Crop Culture
Automated crop monitoring provides numerous benefits to greenhouse operators, Dr. David Ehret, of the Pacific Agri-Food Research Centre in Agassiz, B.C., told growers attending the annual Saskatchewan Green Trades Conference.
In the November 2009 issue, we shared a few highlights of the Sawaya Garden Trials. This month, I am sharing with you the cultivars that had excellent garden performance and that attracted considerable attention and interest from our visitors.

Eliminating Rhizoctonia from
azalea cuttings with hot water

Rhizoctonia, a fungal disease that can be found in many ornamental plants, can be eliminated in azalea by placing plant cuttings in a hot water treatment, an Agricultural Research Service (ARS) scientist in the U.S. and his university collaborator have found.
Dec. 22, 2009 – Dr. Daniel Leskovar, a plant physiologist at the Texas AgriLife Research and Extension Center in Uvalde, has been investigating ways to help vegetable plants make a less stressful transition from the greenhouse to the field.
We grow poinsettias once a year and, from one crop to the next, there is enough time for our memory to fail us on what we want to change and the improvements we want to apply to the next crop.
Nov. 3, 2009, Vancouver – Green Roofs for Healthy Cities (GRHC) has selected the British Columbia Institute of Technology Centre for Architectural Ecology to conduct leading edge “green wall” research.
We are again at that time of year when greenhouse vegetable growers are thinking, or will soon be thinking, of cleaning up for the spring crop.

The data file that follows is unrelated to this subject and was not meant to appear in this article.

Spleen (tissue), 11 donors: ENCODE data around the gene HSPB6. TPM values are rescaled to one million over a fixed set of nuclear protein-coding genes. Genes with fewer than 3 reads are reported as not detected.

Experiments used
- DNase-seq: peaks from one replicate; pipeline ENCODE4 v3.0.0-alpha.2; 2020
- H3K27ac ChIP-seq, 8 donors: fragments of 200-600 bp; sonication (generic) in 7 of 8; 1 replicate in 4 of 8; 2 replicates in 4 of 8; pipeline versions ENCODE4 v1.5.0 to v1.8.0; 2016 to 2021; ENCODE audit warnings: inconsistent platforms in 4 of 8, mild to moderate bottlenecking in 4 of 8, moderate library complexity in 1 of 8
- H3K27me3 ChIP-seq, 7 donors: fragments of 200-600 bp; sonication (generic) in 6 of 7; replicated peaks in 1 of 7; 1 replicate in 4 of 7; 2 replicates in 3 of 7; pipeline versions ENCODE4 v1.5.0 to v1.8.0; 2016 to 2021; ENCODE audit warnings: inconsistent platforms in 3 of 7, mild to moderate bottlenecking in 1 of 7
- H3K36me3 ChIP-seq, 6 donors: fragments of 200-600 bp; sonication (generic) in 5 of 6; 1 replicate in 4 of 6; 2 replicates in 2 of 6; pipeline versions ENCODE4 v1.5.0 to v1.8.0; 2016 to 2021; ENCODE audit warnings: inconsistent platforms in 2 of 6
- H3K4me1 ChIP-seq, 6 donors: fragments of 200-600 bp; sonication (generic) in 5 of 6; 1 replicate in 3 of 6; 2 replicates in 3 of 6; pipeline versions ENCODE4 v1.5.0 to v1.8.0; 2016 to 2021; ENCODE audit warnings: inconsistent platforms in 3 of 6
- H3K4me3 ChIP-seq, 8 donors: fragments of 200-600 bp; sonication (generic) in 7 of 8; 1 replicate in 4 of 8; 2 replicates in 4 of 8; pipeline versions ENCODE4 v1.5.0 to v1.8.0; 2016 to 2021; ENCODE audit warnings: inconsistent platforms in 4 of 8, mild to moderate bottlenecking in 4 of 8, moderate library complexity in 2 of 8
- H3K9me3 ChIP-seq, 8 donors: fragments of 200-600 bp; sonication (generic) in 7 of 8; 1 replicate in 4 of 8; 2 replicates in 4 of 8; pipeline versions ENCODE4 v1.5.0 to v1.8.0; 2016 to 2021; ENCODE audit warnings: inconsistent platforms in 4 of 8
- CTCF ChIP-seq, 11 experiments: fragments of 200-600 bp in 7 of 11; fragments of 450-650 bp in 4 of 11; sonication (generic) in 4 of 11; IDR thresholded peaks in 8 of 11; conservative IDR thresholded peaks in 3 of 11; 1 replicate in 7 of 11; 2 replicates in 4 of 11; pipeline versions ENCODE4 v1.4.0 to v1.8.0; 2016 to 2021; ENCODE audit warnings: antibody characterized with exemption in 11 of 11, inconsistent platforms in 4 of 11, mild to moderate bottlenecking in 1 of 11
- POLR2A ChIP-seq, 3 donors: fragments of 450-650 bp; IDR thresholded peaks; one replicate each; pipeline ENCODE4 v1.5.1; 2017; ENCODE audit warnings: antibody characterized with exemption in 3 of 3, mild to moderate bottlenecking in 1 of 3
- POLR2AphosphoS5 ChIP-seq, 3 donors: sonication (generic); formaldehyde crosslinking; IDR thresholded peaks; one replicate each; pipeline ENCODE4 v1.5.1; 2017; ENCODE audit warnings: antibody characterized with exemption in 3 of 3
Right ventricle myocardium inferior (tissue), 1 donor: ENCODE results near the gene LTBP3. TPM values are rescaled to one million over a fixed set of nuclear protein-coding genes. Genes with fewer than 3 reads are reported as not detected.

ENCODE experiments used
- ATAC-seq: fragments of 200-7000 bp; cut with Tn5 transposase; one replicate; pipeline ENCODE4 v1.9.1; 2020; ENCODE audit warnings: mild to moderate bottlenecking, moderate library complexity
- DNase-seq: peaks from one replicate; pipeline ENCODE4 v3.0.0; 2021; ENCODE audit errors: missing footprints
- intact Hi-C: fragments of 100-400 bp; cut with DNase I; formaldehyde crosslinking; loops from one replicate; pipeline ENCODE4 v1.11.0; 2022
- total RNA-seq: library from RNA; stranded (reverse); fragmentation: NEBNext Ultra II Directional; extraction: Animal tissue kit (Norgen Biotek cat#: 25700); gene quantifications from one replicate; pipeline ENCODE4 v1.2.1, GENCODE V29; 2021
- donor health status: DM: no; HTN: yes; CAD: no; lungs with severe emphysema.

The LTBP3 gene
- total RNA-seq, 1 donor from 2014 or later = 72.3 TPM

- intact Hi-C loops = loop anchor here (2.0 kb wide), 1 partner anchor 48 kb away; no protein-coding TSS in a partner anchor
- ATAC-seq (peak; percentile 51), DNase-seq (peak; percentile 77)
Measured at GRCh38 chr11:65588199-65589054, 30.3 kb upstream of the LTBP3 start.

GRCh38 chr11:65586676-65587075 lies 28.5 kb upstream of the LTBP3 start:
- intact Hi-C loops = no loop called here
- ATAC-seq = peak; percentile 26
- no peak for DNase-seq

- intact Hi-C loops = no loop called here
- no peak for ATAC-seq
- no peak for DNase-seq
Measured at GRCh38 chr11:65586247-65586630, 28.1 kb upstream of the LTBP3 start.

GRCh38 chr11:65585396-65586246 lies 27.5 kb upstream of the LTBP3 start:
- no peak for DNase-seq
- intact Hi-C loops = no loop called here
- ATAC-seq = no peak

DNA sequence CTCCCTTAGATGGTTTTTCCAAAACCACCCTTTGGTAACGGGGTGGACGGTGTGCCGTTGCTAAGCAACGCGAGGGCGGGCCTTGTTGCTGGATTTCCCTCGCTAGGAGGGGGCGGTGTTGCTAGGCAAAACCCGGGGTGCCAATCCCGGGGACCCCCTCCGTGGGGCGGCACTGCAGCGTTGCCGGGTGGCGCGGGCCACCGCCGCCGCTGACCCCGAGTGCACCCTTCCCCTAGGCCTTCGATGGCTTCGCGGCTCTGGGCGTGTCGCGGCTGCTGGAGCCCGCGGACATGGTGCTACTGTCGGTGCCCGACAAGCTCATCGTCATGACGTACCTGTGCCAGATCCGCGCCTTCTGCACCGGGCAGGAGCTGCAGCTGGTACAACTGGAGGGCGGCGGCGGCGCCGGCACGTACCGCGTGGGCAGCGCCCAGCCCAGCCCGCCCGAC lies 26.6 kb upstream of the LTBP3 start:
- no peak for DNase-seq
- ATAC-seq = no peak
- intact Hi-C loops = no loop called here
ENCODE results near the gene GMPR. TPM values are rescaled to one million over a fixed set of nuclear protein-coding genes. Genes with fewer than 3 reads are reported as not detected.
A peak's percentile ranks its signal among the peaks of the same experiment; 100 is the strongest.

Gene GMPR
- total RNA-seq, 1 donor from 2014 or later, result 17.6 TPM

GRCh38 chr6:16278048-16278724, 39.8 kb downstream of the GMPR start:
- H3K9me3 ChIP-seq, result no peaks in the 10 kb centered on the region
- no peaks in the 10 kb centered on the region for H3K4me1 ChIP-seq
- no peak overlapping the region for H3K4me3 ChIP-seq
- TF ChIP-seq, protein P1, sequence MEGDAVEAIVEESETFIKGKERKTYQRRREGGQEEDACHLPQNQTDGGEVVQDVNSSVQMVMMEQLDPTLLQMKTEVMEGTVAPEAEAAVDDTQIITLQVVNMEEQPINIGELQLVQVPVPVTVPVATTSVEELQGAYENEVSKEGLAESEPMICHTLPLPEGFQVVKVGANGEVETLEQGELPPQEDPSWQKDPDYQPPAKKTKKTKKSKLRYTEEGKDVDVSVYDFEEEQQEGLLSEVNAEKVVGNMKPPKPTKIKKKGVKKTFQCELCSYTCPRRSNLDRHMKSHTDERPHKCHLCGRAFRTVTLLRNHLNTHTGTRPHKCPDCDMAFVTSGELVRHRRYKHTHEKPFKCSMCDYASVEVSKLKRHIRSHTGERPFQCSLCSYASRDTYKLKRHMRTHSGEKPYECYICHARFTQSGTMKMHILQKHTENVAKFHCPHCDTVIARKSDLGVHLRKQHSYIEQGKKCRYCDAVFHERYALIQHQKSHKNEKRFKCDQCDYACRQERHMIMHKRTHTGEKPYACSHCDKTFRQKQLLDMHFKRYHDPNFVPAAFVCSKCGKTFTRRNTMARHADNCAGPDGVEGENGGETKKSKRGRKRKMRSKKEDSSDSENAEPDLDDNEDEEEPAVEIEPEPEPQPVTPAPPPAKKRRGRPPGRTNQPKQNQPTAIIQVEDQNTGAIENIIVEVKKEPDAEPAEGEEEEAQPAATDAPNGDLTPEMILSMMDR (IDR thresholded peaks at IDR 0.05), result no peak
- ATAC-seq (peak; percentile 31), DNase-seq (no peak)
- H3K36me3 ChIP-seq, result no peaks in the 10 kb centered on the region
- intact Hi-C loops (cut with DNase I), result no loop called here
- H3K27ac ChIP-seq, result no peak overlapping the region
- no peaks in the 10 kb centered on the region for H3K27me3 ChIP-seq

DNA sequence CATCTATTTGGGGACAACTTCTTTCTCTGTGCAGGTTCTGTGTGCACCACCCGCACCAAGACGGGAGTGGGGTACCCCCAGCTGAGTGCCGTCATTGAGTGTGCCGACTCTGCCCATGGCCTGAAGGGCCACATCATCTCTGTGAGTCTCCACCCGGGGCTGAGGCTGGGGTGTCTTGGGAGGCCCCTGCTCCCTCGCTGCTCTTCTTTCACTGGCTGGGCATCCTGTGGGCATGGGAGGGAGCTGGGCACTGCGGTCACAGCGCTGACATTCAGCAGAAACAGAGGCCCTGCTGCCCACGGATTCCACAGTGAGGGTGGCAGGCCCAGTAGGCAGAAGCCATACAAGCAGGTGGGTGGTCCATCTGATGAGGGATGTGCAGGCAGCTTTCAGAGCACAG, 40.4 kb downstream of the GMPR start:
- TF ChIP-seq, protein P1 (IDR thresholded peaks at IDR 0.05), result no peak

Calibrachoa is a genus that added a completely new flavour to flowering horticulture products. Calibrachoa has its own character to stand alone and show off the whole season long, or you can mix two or three colours of calibrachoa to have eye-catching large containers, hanging baskets or pots.
As the fall approaches, cucumber growers have to be on the alert for aphids and the dreaded viruses they vector.

MPS-ABC certification earned by U.S. grower
The MPS certification program has been active in more than 50 countries, and there is now growing interest in North America.
June 8, 2009, Stockholm —  Vertical greenhouses that grow organic fruit and vegetables smack in the middle of crowded cities where land is scarce may soon be a reality, a Swedish company developing the project said Friday. | READ MORE
Some like it hot! Last month, I shared with you some of the cool crops and production of pansy as the mother of all cool crops. In this month’s article, I want to discuss some of the crops that do better when the days are longer and the temperature is much warmer.
What is better than a blooming plant on the windowsill or the doorstep after a long period of snow and sub-zero temperatures?
My local community newspaper does a weekly “Readers’ Poll.” A recent question was “What’s the biggest topic of conversation at your dinner table these days?”1.Results were (with my rounding errors):
The week of Nov. 10-15 usually arrives, and the only pot plant that is somewhat in demand is poinsettia. Every other flowering crop, from November to December, see a drastic decline in sales. Stores are only carrying the basic products for a certain occasion and, without a doubt, poinsettia is the Christmas flower.

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